Since the outbreak of the COVID-19 epidemic, hate speech against Asians continually spreading on social media. Asian Americans and international students locking themselves in their homes for fear of both physical and verbally attacks fuelled not by infection but by racial hatred. On 31 March, 2020, an account named “antiasiansclubnyc” posted two messages of hatred against Asians on Instagram, the first one read, “Tomorrow, my guys and I will take the (language) guns and shoot at every Asian we meet in Chinatown, that’s the only way we can destroy the epidemic of coronavirus in NYC!” The account later posted another message justifying its retaliation: “Please do not take this (the shooting) negatively! We are trying to save our planet!” (Nextshark, 2020)
Although the platform Instagram has deleted the post and completely banned the account that posted the hate speech immediately, the spread of the two posts on social media still caused a large number of panic among Asian Americans. After receiving the report, the 5th Precinct of the Chinatown Police in Manhattan quickly launched an investigation and reported it as “terrorist threats” case. After preliminary judgment, this case ”may have been a mean joke for April Fool’s Day”, obviously this statement doest not placate the public.
Elected officials publicly denounce hate speech against Asians on social media, democratic city council speaker Corey Johnson called it “absolutely vile”, “Social media attacks against Asian Americans are wrong and shocking, and hate speech has no place anywhere”. City Councillor Yaming Gu said that whether it was an April Fool’s Day prank or joke, it is very disturbing. Even after the post has been taken down, threats, hate and dangerous pranks against the Asian community will not be tolerated.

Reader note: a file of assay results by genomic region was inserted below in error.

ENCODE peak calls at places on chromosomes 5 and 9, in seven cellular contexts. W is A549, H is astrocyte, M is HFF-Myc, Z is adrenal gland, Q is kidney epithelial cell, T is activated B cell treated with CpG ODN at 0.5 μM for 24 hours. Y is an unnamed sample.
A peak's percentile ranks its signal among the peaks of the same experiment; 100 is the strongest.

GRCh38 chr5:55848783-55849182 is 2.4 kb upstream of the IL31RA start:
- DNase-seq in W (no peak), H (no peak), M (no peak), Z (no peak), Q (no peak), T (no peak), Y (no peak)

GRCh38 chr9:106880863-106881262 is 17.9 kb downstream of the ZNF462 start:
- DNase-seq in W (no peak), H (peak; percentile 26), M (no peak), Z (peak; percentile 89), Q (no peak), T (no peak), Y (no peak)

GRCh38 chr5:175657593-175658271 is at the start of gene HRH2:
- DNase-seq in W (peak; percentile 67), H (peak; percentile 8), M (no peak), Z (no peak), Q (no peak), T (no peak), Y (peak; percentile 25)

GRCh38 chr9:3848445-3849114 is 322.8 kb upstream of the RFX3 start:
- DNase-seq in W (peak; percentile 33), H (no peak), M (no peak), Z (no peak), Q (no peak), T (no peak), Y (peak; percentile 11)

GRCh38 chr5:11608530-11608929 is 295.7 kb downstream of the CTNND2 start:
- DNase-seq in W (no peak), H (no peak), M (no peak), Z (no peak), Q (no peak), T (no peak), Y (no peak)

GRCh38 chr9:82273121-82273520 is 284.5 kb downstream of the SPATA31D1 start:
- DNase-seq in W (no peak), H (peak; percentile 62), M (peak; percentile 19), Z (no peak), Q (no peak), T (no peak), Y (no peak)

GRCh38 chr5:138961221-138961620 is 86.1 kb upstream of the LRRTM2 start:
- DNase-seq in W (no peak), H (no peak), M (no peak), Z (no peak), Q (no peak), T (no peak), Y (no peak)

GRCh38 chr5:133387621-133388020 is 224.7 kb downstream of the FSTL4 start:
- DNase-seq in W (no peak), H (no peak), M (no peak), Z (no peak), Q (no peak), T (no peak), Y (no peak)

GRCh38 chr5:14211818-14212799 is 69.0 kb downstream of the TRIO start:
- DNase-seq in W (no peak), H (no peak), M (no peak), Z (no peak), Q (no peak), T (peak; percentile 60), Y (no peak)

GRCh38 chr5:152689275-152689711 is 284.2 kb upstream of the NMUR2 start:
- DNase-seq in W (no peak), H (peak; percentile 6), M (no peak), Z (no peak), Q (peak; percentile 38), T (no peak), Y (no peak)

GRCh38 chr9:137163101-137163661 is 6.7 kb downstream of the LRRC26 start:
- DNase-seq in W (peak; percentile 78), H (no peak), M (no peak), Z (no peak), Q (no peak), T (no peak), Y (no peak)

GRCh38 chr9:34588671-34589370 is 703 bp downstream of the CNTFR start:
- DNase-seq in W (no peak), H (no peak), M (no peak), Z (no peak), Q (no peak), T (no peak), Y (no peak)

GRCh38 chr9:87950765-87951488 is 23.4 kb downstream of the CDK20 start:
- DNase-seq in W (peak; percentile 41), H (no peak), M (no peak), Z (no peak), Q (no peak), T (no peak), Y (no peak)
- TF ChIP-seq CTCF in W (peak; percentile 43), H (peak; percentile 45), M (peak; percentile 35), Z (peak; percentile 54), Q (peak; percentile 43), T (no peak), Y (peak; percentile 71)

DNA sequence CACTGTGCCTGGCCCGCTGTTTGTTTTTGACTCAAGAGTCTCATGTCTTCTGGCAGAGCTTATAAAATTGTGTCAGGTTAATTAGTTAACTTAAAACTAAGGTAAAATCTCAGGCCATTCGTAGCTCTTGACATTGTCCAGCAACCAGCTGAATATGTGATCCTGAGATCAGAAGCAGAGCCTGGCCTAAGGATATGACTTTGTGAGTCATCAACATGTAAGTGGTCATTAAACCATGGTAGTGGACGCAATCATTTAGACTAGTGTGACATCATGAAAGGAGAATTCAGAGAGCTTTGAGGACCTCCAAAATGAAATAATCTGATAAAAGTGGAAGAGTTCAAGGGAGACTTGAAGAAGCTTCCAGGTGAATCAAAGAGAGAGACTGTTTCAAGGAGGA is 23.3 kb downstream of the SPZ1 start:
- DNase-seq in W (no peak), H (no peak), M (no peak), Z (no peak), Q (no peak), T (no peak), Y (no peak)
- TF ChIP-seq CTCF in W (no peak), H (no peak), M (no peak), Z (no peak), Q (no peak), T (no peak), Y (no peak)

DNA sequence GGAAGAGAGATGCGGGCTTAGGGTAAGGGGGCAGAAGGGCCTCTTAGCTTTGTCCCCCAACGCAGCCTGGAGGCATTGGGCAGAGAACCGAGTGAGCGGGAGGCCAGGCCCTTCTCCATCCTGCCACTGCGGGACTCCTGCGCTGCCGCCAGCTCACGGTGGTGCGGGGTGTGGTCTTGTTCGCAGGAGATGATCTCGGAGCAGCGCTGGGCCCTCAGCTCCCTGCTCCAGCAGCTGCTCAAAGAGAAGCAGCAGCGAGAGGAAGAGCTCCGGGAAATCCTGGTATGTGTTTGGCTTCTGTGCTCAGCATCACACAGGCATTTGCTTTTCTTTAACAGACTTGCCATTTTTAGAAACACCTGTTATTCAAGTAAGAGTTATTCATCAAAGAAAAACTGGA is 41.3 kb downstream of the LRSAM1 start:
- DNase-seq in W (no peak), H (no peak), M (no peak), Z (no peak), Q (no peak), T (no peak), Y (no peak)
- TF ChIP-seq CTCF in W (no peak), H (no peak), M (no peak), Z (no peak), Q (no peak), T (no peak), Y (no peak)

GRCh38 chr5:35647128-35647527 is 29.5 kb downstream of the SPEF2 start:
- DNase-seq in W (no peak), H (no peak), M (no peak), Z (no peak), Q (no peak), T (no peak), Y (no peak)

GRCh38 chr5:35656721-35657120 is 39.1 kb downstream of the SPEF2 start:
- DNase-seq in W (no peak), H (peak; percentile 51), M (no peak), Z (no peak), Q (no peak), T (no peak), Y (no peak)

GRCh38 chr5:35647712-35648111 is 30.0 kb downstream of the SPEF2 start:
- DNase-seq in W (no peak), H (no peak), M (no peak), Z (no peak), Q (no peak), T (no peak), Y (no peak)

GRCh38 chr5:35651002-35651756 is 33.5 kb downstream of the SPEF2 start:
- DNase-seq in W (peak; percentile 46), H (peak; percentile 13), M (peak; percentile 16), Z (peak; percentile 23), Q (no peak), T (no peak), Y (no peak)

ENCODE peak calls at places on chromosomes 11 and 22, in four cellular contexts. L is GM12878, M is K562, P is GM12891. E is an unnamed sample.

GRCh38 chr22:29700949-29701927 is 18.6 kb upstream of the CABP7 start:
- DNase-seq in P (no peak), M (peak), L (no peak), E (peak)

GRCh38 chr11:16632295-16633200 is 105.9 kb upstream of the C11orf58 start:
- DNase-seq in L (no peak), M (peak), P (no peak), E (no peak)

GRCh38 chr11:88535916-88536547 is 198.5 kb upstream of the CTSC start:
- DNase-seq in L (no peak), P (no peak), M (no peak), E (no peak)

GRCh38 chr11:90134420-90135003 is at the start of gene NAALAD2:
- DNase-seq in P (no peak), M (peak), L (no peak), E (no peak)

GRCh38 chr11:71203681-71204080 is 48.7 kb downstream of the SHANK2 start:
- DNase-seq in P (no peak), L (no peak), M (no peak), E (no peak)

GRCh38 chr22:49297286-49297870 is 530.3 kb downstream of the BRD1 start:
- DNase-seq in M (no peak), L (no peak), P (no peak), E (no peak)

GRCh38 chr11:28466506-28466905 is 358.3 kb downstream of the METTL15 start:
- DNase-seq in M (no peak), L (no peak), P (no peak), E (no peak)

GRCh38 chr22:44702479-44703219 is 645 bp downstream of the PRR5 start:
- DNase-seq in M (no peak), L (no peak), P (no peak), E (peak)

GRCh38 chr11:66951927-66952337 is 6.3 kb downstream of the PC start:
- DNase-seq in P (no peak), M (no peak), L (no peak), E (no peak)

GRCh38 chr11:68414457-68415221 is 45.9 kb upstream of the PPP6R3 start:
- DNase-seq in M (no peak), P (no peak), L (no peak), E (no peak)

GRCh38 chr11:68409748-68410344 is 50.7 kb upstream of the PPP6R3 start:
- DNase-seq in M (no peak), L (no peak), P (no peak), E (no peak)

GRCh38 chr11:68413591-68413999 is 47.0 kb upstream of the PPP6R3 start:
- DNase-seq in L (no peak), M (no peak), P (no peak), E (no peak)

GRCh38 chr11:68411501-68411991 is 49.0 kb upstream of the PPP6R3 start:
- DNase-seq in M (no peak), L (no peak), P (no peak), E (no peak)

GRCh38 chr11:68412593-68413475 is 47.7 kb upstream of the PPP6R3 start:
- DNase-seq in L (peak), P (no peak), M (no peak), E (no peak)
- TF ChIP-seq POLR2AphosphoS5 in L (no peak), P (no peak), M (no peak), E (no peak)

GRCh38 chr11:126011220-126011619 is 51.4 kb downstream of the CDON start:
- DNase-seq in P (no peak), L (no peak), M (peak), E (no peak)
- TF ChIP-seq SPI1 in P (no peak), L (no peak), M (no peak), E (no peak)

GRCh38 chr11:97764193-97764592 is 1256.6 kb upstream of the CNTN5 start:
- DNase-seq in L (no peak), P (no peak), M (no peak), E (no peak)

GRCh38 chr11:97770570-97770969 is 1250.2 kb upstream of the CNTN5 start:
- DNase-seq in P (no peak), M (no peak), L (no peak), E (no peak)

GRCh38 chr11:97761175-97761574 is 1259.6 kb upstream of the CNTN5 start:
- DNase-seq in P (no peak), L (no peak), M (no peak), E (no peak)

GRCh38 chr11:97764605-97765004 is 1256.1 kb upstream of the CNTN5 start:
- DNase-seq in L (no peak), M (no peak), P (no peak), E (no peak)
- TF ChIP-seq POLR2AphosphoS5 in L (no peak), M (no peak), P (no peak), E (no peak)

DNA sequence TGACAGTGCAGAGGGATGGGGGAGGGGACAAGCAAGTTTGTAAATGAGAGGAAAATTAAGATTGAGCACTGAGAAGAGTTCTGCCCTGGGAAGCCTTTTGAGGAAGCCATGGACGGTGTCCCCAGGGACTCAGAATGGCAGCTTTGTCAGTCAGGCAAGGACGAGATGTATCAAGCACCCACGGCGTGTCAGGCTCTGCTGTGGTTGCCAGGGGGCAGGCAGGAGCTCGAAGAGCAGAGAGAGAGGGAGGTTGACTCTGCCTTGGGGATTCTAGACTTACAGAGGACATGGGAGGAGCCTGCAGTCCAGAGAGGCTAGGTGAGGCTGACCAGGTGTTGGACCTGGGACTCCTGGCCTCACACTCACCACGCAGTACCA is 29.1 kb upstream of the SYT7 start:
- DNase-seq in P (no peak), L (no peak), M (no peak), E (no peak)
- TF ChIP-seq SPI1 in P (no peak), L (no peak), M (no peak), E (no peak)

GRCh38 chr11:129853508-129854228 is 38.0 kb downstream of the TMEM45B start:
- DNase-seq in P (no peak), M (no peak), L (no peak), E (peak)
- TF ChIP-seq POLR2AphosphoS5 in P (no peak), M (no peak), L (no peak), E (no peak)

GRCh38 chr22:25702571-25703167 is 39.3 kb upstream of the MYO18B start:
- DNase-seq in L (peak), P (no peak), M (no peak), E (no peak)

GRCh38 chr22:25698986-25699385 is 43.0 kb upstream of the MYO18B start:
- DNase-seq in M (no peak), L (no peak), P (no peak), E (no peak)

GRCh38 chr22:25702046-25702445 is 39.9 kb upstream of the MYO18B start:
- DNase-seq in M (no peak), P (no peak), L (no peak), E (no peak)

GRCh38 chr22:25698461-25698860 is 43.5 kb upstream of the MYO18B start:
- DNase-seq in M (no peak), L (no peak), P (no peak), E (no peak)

Celebrity effect and Political games
In fact, it is not just extremists, terrorist groups or radical users who incite hate speech on social platforms, leaders and senior officials of many countries have also made Anti Asian remarks on social media, which intentionally or unintentionally encouraged hate crimes, racism and xenophobia. Hate speech has become a new political tool. The “Chinese virus” referred to by former U.S. President Donald Trump, and the “Wuhan virus,” referred to by Secretary of State Mike Pompeo have fuelled hate speech to flourish in the United States during the pandemic. The mayor of Italy’s Veneto region once told reporters that Italy would handle the epidemic better than China because Italians “have a culture of strong concern for personal hygiene and love to wash hands and bathe, and we have all seen the Chinese eat rats alive.” He later apologised. The Brazilian minister of education also mocked the Chinese on Twitter, saying the pandemic was part of the Chinese government’s “plan for world domination.”